- Feliciano Perez-Bautista, an illegal alien who was already deported twice, was arrested and charged with manslaughter for his alleged involvement in a gang-style assault.
- ICE lodged a detainer with the Yonkers Police Department and the Westchester Police Department, but both of those requests were ignored, and Perez-Bautista was released back into the public.
- ICE agents were able to arrest Perez-Bautista themselves in November, and the agency released a statement highlighting the dangers of sanctuary cities.
Immigration and Customs Enforcement (ICE) agents apprehended an illegal alien accused of manslaughter and other crimes after local police, refusing cooperation with federal immigration authorities, released him back into the public, the agency revealed Monday.
Feliciano Perez-Bautista, an Mexican national living illegally in the U.S., was arrested by the Yonkers Police Department (YPD) on July 8 for gang assault in the first degree, according to a press release from ICE. However, after Perez-Baustina’s victim succumbed to his injuries, he was additionally charged with manslaughter of the first degree.
ICE’s Enforcement and Removal Operations lodged a detainer request with the YPD on July 12 and lodged a request with the Westchester Department of Corrections on July 30. However, neither detainer was honored, and Perez-Bautista was ultimately released back into the community without the local officials notifying ICE.
Federal immigration authorities were able to arrest him on Nov. 26, and he is now being held in ICE custody pending his deportation to his home country of Mexico.
A spokesperson for the agency blasted local law enforcement for refusing to honor their immigration detainer and allowing Perez-Bautista to be released, allowing him to potentially harm others.
“When law enforcement agencies decide to not honor ICE detainers and release violent criminals back onto the streets, they are putting their city at serious risk,” ICE New York Field Office Director Thomas Decker said in a statement released Monday. “We want nothing more than to cooperate and work together with local law enforcement authorities in order to protect our communities and keep this nation secure.”
Perez-Bautista had already been deported from the U.S. in May 2013 and again in September 2014, according to information provided by ICE. It’s not clear when, or how, he was able to return both times.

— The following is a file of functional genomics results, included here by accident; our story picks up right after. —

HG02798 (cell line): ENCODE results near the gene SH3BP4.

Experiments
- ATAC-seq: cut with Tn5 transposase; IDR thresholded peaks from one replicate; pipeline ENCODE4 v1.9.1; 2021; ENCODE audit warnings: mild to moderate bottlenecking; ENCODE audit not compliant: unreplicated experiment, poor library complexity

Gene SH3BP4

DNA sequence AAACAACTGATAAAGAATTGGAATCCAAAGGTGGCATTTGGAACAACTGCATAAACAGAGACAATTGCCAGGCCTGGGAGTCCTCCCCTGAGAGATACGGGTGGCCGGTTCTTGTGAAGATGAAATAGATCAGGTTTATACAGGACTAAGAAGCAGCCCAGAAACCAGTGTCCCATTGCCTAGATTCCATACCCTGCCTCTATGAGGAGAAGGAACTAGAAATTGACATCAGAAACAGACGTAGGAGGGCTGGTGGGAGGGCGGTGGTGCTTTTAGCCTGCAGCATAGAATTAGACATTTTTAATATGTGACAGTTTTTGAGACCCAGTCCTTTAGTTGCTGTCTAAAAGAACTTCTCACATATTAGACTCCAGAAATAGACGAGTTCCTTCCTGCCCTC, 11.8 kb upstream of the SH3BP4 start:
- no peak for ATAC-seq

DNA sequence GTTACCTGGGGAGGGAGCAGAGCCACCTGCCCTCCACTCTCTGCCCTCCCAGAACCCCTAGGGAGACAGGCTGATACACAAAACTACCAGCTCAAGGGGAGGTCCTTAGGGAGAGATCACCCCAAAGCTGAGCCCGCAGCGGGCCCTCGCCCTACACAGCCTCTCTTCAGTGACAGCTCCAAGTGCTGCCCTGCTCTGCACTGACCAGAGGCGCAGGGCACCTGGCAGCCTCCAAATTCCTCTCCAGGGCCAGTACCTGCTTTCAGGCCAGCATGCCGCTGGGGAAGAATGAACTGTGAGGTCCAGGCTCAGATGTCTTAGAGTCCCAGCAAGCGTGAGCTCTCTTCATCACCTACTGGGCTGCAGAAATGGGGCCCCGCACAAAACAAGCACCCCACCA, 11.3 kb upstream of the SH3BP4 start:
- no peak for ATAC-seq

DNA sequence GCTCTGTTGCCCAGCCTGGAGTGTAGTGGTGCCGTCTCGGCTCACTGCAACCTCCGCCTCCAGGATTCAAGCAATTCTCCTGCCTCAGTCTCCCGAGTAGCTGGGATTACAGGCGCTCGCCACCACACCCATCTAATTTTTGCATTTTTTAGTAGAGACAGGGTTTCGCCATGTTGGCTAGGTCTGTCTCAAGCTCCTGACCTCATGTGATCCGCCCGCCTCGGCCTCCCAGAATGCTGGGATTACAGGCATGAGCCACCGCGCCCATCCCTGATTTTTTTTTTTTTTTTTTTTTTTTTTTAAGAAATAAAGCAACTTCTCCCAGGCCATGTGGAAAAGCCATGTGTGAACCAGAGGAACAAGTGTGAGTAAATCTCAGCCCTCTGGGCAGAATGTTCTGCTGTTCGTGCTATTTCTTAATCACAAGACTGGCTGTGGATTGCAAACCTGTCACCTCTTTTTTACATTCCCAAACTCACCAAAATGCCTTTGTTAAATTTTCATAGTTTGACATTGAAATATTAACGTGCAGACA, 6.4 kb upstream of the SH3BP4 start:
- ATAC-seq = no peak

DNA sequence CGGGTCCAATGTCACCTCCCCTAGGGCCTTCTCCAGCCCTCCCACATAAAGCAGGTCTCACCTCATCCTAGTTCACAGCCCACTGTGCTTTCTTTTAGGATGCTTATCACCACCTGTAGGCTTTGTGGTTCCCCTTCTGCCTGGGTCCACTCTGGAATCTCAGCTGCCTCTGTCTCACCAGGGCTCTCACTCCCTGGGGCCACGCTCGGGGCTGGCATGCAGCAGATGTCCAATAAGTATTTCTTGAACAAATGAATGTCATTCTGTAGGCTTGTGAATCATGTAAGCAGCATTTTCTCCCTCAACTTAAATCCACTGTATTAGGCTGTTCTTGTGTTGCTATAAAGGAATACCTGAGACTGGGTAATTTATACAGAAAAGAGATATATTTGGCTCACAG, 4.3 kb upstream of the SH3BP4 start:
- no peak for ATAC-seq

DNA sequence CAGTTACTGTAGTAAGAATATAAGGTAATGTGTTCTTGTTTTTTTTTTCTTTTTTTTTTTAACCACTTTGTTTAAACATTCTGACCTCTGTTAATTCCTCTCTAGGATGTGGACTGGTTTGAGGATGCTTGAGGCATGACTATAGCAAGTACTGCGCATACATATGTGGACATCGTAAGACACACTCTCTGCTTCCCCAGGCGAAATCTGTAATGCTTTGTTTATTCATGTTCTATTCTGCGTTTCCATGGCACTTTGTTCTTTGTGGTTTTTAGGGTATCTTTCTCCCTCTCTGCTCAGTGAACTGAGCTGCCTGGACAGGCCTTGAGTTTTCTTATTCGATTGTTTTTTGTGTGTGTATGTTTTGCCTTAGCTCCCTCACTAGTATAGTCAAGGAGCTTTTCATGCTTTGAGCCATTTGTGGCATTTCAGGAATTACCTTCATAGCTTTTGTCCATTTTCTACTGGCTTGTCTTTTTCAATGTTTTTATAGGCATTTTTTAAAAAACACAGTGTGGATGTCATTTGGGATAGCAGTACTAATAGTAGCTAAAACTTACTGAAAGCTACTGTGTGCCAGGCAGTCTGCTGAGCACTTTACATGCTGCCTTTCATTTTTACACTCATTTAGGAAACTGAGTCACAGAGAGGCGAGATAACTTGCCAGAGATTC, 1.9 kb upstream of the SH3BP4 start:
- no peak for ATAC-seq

Local media reported that Perez-Bautista had allegedly taken part in a gang-style assault on one man, Effginio Jose Rojas, in July. Police found Rojas laying the ground, bleeding and unresponsive, in a parking lot. He was quickly rushed to the hospital, and then to a trauma center, but he later passed away from his injuries.
The ICE spokesperson went on to frame decisions to refuse cooperation with ICE as political calculations that put communities in danger.
“Unfortunately, more and more we are seeing politicians place their own political agenda above the safety of the citizens in which they serve,” Decker continued. “This leaves local law enforcement agencies handcuffed by these reckless policies which give them no choice but to release criminals, like this unlawfully present Mexican national charged with manslaughter, back onto the streets to further terrorize the community.”
An immigration detainer is a request by ICE, asking local authorities that have an illegal alien in custody to maintain their hold of that individual for no longer than 48 hours, giving ICE agents time to arrive and make an arrest. However, a growing number of Democratic-led localities have begun shunning cooperation with ICE altogether. (RELATED: New York County Clerk Is Refusing To Give Driver’s Licenses To Illegals, Despite New Law)
Yonkers, a suburb of New York City, largely follows the same approach of the country’s most populous city when it comes to not honoring detainers. The New York City Police Department received a total of 2,916 detainer requests from ICE between July 1, 2018 and June 30 of this year. Every single one of those requests was ignored by the NYPD.
Content created by The Daily Caller News Foundation is available without charge to any eligible news publisher that can provide a large audience. For licensing opportunities of our original content, please contact firstname.lastname@example.org.